Mom ignored him. For the wonder and delight on my grandmother’s face, the restoration was worth every pretty penny. Too bad the marriage did not last. But that heirloom dress is forever.
Patches from My Crazy Quilt © 2014 Catherine Hamrick.
Auburn-Alabama Football courtesy of Matthew Tosh
Dry Cleaners courtesy of Kenneth Allen CC-BY-SA-2.0 via Wikimedia Commons
Junk Yard courtesy of Alex Proimos
They said the LST could ride higher in the water when landing in trim. She hit the sloping beach, and the bow door fell and disgorged jeeps and tanks and finally men with hands to work. It was gray all round, the water, the sky, ship after ship beside, around, and behind as far as he could see, if he dared to look back.
He looked forward only. German mortar and artillery shells exploded, but he looked forward only—wreckage, strewn wreckage of metal, of flipped, ripped jeeps, of wire, of bodies, whole and fallen, of twitching pieces, arms here and legs there, of detached trunks spilling guts, of oozing, foaming blood.
His automatic-motion hands dragged and patched the broken living and passed them to other hands that stretchered them up the ramp.
The day thundered, but he distanced the noise. He heard nothing but the whir in his brain, punctuated by hoarse yelling or screaming. His hands, now practiced, moved with machine-like precision.
He paused once. Why Omaha? A city in a golden prairie sea. Why Utah? A land-locked state and a salt lake? But this Omaha, this Utah, opened to a dead sea.
My parents and I traveled to the beaches in September 1994. Low clouds hung dully. My father glanced at the tourists wandering about. “It’s so empty,” he said. “The sea, the sea—it’s so empty.”
My father nodded. “Then we thank you,” the stranger said. “I am part of a group who makes pilgrimages to such places. I look out to that water and thank all those lost boys—all those innocent souls who lost their lives ahead—and say a prayer.”
Patches from My Crazy Quilt © 2014 Catherine Hamrick. All rights reserved.
Original invasion footage by The Daily Telegraph
Reel America: D-Day to Germany
In a hail of fire, Piper Bill Millin played troops forward on Sword Beach
World War Two through Robert Capa’s Lens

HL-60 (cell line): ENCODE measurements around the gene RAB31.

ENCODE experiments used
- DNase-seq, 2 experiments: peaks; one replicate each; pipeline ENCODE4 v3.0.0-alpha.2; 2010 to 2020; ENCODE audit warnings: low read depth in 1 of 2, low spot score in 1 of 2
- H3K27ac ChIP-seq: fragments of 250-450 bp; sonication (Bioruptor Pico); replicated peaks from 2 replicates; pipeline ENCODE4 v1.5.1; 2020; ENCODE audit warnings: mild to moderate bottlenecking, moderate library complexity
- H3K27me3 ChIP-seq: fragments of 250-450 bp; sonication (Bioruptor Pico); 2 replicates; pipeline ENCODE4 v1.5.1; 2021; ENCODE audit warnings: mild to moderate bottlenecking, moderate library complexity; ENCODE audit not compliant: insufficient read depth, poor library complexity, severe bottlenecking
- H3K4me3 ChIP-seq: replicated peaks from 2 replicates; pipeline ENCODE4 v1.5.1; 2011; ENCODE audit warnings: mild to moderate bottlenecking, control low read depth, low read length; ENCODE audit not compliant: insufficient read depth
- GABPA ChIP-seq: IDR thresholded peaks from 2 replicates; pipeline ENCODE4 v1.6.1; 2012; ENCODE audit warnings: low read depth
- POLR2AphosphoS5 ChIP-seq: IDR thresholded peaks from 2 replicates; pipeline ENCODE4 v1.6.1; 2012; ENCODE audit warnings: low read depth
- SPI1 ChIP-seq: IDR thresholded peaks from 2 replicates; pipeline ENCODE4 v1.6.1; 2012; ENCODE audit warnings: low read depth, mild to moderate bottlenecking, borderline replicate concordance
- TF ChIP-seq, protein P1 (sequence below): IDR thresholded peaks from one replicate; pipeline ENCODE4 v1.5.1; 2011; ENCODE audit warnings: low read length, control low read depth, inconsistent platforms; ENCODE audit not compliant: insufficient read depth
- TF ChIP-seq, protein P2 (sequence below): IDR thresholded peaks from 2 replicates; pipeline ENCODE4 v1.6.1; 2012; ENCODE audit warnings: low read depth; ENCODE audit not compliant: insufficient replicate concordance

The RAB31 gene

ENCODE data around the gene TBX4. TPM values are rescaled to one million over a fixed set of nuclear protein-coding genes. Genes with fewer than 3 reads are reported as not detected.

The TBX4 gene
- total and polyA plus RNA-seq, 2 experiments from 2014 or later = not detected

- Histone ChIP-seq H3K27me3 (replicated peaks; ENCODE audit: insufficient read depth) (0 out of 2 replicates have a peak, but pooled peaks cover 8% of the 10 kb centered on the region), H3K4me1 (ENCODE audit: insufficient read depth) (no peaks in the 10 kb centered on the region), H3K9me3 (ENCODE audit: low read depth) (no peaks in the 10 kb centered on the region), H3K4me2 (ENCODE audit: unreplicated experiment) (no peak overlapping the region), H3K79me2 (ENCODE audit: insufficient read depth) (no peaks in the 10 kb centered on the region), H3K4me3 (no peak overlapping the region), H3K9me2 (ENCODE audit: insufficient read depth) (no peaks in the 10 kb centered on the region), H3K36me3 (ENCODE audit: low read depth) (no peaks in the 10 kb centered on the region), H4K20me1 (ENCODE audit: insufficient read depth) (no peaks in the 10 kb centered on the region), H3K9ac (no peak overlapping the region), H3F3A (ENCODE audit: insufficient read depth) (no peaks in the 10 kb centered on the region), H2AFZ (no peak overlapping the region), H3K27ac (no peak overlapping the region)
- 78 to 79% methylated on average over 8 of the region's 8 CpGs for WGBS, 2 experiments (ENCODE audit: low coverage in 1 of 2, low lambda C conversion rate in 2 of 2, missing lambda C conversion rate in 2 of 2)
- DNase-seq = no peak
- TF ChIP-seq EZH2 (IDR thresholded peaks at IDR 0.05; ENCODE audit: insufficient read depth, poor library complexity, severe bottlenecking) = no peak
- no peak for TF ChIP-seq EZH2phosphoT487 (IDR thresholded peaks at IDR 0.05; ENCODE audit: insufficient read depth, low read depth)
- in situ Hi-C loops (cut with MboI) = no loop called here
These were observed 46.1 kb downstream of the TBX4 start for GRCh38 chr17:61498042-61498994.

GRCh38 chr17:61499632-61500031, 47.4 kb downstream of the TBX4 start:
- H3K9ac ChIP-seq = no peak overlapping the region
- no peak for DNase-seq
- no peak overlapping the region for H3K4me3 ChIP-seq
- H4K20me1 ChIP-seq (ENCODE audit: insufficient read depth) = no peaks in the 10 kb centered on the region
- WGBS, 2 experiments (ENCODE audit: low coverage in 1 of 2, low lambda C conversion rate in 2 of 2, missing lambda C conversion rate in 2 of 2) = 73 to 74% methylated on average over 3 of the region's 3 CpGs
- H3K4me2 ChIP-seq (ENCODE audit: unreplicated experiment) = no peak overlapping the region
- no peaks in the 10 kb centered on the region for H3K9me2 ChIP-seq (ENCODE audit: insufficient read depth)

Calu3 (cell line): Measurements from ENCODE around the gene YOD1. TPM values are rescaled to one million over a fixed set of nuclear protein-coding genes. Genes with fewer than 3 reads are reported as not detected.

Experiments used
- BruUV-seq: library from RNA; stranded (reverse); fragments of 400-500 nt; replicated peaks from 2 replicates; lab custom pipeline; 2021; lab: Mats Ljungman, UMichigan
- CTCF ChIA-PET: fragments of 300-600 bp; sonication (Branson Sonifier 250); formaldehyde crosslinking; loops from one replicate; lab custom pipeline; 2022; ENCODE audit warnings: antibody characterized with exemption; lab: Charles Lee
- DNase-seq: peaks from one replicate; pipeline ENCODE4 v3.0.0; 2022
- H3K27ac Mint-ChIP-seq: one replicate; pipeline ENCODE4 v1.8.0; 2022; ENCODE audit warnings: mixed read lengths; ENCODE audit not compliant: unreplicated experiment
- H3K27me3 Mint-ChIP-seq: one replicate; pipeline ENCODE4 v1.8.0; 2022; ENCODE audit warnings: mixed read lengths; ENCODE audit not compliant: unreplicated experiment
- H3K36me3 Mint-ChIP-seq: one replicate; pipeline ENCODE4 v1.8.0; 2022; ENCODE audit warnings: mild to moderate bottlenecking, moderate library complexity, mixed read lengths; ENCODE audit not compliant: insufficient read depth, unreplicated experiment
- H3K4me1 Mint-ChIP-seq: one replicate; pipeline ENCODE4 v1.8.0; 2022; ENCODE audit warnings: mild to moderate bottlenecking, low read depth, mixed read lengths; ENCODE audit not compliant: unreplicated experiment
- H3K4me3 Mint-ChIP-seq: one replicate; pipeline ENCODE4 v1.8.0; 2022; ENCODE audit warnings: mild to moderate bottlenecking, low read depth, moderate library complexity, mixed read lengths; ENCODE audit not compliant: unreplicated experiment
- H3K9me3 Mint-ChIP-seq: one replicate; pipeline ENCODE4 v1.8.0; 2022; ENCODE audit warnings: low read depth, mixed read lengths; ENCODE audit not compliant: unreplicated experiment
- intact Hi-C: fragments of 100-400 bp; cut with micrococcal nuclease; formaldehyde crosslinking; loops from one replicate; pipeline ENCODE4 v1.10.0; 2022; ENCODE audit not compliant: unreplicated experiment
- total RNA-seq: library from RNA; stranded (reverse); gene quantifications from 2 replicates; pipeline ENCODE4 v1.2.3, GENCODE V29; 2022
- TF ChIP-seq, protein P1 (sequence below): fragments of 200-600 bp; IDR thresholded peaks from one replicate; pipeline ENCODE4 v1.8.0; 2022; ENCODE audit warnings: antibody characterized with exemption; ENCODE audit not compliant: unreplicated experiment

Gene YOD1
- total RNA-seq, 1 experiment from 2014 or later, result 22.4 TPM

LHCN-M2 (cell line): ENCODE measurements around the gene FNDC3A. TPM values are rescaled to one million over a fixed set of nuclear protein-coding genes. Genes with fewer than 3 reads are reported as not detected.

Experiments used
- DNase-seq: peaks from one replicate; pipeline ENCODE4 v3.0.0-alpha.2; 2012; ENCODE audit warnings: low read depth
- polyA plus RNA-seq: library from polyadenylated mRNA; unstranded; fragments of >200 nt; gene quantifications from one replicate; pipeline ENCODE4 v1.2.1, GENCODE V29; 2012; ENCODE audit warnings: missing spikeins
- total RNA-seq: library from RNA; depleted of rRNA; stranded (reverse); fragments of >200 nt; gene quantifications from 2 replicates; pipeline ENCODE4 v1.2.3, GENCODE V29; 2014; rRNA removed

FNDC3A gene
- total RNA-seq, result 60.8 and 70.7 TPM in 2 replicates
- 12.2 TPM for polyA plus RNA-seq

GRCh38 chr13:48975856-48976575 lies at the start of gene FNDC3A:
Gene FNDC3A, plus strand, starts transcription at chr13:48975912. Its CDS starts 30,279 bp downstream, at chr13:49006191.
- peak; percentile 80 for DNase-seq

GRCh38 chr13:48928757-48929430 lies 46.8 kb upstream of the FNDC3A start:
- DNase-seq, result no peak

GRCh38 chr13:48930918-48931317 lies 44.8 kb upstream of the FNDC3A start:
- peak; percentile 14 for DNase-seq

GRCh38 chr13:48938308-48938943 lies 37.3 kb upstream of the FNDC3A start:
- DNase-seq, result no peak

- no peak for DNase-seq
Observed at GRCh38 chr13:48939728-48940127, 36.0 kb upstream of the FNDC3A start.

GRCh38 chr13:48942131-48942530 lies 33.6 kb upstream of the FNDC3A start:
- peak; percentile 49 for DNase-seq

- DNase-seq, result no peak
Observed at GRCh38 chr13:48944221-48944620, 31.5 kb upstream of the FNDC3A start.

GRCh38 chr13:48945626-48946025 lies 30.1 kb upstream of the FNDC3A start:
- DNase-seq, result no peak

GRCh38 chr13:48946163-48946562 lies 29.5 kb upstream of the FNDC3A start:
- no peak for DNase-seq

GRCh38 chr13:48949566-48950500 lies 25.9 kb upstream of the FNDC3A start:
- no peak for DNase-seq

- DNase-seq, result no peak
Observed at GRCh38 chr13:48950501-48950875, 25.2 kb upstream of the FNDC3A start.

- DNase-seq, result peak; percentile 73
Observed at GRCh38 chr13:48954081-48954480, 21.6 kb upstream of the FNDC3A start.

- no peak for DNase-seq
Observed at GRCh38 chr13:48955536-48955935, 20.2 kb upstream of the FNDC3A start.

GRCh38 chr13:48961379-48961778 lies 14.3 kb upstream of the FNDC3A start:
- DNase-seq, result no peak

A Walk in Ernie Pile’s Footsteps
How Soon Will We Forget?
From the Op-Ed “D-Day Highlights Historical Illiteracy” (The New York Dispatch) by Daniel Burnett, American Council of Trustees and Alumni
–Just 40 percent of Americans know that June 6 is the anniversary of D-Day.
–Not even half know that the president at the time was Franklin D. Roosevelt.
–Among college graduates: 55 percent know today is the anniversary, and 57 percent know Roosevelt was president.
–Only 17 percent of college graduates knew the effects of the Emancipation Proclamation, and only two in five knew the Battle of the Bulge occurred in World War II.
–Only five of the top 50 public universities in the country require even one survey course on American history or government.
In recent years, undergraduate students have bragged to me that they do not need “useless” composition courses. Are history courses just as pointless?
This morning I scanned The Huffington Post and spotted this morsel by Stephanie Marcus: “The Mirror reports that the 36-year-old rapper commissioned street artist Bambi . . . to paint a topless portrait of his new wife wearing just a G-string and Louboutin heels. It’s titled Perfect Bitch.”
I found this amusing because these celebs are obsessed with admiring themselves in mirrors, and the Mirror faithfully follows them. This outlet is the online version of Brit pub The Daily Mirror, whose tagline was “intelligent tabloid” until the Trading Standards Agency ruled that they must remove it (January 2014).
The man is such a skilled, wily interviewer. Piers asked every guest this piercing question: “Have you ever been properly in love?” To which many a famed person’s facial expression said, “WTF?” (I apologize to my family matriarchs. I typically avoid expletives.)
Hmm. Did I miss a segment in which Piers posed this question to Kimye? I suppose I will break down and watch the season opener of “Keeping up with the Kardashians” to find the answer to this deep question.
For the object of his affection, Mr. West already blew a bunch of bucks on gifts: a flower tower on Mother’s Day, a 20-foot flower tower on their wedding day, and an oversize Hermès Birkin bag festooned with hand-painted naked ladies last Christmas.
Mr. West, if you suddenly become thrifty, you might consider buying reprints of Mrs. West’s nude photos in Playboy. Then you could wallpaper your room with blown-up images complemented by mirrors bouncing off the light of gigantesque Baccarat crystal prisms.
Hey, you can always change out the images when you redecorate. After your baby’s birth in 2013, Mrs. West revealed, “I want to do Playboy [again].” My, my—the urban use of the verb do mightily resonates.
Alternatively, you could download copyright-free nude masterpieces and Photoshop Mrs. West’s amazing form over the fetching women who have garnered their rightful places in art history. How classy would that be?
I just overheard my mother in heaven sighing and wringing her hands over the fact that you must explain the facts of life to underage miracle child North West if she toddles into your bedroom.
When Mrs. West busts up this marriage for her fourth trot to the altar, how much will she make auctioning off this bundle of “tasteful” art? As for the flower towers—no go. They already have wilted.
Congratulations on your one-week wedding anniversary!
Until the latest media barrage, I had not followed pop culture since working at a subsidiary of Time Inc. in the 1990s. An issue of People (shared weekly by the magazine staff) was one of our perquisites.
Nary a baby bump graced a cover. Somewhere in the haze, I recall the disgrace and the departure of Diana, Princess of Wales, from the Windsor “family firm” and the ensuing blather.
Oh, dear. Nick Nolte was the “sexiest man alive” in 1992. Ten years later, Nick’s DUI mug hit the hungry media.